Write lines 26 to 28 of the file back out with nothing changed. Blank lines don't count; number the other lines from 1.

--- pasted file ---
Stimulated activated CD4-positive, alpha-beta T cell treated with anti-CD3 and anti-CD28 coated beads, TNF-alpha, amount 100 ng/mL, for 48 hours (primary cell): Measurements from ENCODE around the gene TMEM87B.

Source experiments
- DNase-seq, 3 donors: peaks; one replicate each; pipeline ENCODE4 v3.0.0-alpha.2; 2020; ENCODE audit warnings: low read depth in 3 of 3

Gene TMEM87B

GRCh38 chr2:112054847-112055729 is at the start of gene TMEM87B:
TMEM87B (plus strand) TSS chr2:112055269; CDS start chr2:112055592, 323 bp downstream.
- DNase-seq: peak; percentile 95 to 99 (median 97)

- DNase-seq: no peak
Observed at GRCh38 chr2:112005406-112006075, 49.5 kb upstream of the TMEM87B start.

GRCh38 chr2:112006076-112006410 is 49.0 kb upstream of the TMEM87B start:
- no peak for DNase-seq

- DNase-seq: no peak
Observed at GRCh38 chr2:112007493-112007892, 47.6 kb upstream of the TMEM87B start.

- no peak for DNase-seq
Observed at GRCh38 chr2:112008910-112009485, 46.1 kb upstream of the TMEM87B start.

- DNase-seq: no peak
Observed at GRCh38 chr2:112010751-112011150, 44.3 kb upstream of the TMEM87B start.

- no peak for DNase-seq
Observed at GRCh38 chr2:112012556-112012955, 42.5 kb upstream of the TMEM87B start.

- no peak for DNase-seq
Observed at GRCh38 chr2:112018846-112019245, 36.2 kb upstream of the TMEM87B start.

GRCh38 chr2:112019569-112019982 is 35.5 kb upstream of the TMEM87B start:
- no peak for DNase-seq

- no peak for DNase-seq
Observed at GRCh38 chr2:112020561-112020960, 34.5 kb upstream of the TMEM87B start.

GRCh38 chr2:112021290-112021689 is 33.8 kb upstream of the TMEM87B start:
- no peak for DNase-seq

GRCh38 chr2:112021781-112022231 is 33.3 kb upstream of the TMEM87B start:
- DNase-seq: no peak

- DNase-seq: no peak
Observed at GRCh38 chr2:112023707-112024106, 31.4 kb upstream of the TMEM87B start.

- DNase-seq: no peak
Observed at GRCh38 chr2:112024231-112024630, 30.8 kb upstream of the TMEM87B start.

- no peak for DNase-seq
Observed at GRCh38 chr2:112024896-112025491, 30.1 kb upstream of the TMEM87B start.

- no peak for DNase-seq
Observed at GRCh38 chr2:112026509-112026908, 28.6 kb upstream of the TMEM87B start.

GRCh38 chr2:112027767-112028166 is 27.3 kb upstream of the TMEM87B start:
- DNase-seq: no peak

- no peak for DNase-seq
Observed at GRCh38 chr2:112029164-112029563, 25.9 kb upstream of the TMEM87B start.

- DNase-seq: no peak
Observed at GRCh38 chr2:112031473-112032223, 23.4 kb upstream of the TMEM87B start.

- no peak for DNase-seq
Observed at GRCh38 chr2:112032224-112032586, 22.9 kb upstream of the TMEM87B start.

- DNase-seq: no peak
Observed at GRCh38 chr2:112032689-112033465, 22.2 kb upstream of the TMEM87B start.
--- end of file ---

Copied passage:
GRCh38 chr2:112021290-112021689 is 33.8 kb upstream of the TMEM87B start:
- no peak for DNase-seq

GRCh38 chr2:112021781-112022231 is 33.3 kb upstream of the TMEM87B start: